When the weekend was over we were somewhere through with the packer and out of all energy. I left the payload as an exercise and called the event a success, for none of the ladies ran away screaming. Two days, 6 to 8 hours each, staring at assembly is dizzying at best, more likely frustrating. Upatre in 2013 came with few, but neat anti-analysis tricks. The protection ‘layer’ is well separated from the decompression and image reconstruction steps. The payload is simple but effective. It was a lot of content and, frankly, I don't expect anyone walked away humming strike, I got it, strike, I got it.

I remember hearing a "cool what you taught them" afterwards. But in reality, I didn't actually teach much. When I myself was working on my first binary I spent a day on a single jumptable. I don't think one can learn to reverse an entire binary within a weekend. But that was also not the goal, much rather I wanted every attendee to understand that binaries don't bite and debuggers ain't built in Hogwarts. The younger me has spent a lot of time hypnotizing tasks, reading books and papers and staring at tools for long, for an unsubstantial fear things would fall apart if I press the wrong button. So the primary news I meant the participants to take home was how to rock'n'roll by getting their hands dirty, whichever field they are working on.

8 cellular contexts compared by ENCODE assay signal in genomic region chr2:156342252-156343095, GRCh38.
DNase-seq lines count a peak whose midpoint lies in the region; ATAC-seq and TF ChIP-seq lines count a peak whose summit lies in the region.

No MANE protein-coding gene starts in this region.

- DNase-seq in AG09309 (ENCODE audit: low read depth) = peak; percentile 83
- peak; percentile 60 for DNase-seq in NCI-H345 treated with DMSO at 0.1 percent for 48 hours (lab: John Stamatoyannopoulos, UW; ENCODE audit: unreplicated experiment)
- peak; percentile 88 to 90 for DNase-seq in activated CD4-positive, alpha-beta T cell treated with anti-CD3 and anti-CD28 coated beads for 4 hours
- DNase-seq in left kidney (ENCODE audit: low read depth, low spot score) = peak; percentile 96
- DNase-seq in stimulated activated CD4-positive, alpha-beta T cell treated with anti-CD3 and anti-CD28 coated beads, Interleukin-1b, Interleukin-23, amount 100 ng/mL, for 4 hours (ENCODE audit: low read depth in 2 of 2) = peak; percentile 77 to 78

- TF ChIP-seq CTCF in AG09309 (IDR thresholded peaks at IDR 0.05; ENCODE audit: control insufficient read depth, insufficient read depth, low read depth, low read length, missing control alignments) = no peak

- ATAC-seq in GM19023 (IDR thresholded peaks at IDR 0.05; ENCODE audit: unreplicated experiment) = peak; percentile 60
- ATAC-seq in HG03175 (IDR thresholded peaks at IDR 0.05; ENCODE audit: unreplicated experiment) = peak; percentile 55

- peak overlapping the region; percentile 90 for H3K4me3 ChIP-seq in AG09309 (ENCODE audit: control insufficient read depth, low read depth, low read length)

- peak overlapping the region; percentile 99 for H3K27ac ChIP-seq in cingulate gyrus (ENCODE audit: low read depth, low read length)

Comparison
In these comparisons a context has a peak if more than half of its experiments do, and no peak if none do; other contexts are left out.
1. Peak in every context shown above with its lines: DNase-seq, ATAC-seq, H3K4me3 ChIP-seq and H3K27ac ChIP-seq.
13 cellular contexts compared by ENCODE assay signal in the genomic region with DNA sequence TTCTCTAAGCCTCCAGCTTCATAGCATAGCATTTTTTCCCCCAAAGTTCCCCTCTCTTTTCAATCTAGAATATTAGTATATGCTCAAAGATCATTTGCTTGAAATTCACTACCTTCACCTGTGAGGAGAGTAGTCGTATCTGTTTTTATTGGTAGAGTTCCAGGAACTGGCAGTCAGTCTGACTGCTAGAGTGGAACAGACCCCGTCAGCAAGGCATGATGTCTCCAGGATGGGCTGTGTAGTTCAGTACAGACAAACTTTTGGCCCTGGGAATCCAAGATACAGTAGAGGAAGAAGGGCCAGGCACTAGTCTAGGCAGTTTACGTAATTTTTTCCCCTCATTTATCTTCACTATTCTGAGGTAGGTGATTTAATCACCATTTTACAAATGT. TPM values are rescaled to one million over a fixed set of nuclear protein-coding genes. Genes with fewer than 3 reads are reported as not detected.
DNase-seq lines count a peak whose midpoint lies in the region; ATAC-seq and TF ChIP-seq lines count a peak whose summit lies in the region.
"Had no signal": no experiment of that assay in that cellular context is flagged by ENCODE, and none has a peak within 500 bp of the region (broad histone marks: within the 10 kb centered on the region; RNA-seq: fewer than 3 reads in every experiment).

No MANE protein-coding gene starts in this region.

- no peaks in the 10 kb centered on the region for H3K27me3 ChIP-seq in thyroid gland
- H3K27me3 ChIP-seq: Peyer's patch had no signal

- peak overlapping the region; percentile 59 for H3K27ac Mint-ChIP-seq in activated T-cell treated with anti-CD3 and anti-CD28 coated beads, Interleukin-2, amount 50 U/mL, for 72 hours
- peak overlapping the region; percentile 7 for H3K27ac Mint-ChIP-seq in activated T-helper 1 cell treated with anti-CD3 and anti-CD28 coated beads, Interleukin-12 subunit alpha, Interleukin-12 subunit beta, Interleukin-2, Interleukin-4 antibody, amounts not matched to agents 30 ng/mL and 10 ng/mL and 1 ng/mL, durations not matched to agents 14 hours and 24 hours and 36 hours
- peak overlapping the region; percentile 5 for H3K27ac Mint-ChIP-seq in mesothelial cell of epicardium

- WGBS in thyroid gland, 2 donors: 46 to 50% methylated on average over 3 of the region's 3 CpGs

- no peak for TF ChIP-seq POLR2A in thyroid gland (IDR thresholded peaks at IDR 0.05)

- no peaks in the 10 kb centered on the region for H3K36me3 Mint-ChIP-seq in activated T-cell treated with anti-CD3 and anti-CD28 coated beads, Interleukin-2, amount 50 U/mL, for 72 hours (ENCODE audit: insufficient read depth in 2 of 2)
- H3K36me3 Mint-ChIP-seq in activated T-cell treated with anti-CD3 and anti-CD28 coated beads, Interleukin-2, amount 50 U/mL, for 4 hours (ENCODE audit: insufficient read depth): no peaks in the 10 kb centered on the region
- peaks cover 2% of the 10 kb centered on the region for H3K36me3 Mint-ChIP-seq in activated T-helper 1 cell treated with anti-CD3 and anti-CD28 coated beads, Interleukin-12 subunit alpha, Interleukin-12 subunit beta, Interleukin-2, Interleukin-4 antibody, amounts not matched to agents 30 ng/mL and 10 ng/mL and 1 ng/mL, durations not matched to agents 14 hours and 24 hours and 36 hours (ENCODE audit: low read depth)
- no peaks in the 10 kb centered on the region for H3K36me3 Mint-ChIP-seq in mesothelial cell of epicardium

And holy shit they did! We kept in touch after the workshop and I was watching with much amazement as splendid news kept coming in. Now half a year later one of the ladies has taken on her first reverse engineering position with Quarkslab in Paris. One did her first malware research talk at Botconf last year, presenting on botnet analysis, and is going for the next speaking engagement soon; one spoke at RootedCon this year about iOS malware attacking non-jailbroken devices. Two ladies decided to pick up RE as topic for their thesis, one focusing on analyzing threat actor TTPs, one on analyzing the NDIS stack relying on memory images. Finally, an eager participant collected her first CVEs this year by exploiting BMC Logic's BladeLogic Server Automation product, presenting the findings at Troopers conference. Needless to say, among the participants are seasoned engineers, who excel in cryptography, software development, incident response and security management every day. I can't stress enough how happy I am for all their achievements. Once again, just to be clear, I didn't teach them any of this; all I wanted them to do is rock harder :)

And then, one insomnia night early this year, I made the decision to do that again, there will be another BlackHoodie workshop. It will again be free, most likely be located in Germany, will be painful again, lots of fun and a wonderful community exchange. Besides exhausting the weekend was indeed a lot of fun. I'll surely never forget the face of the waiter at the greek restaurant where we had dinner, when he saw 15 women walking in, as I told him we're a hacking workshop :,D

Wednesday, July 1, 2015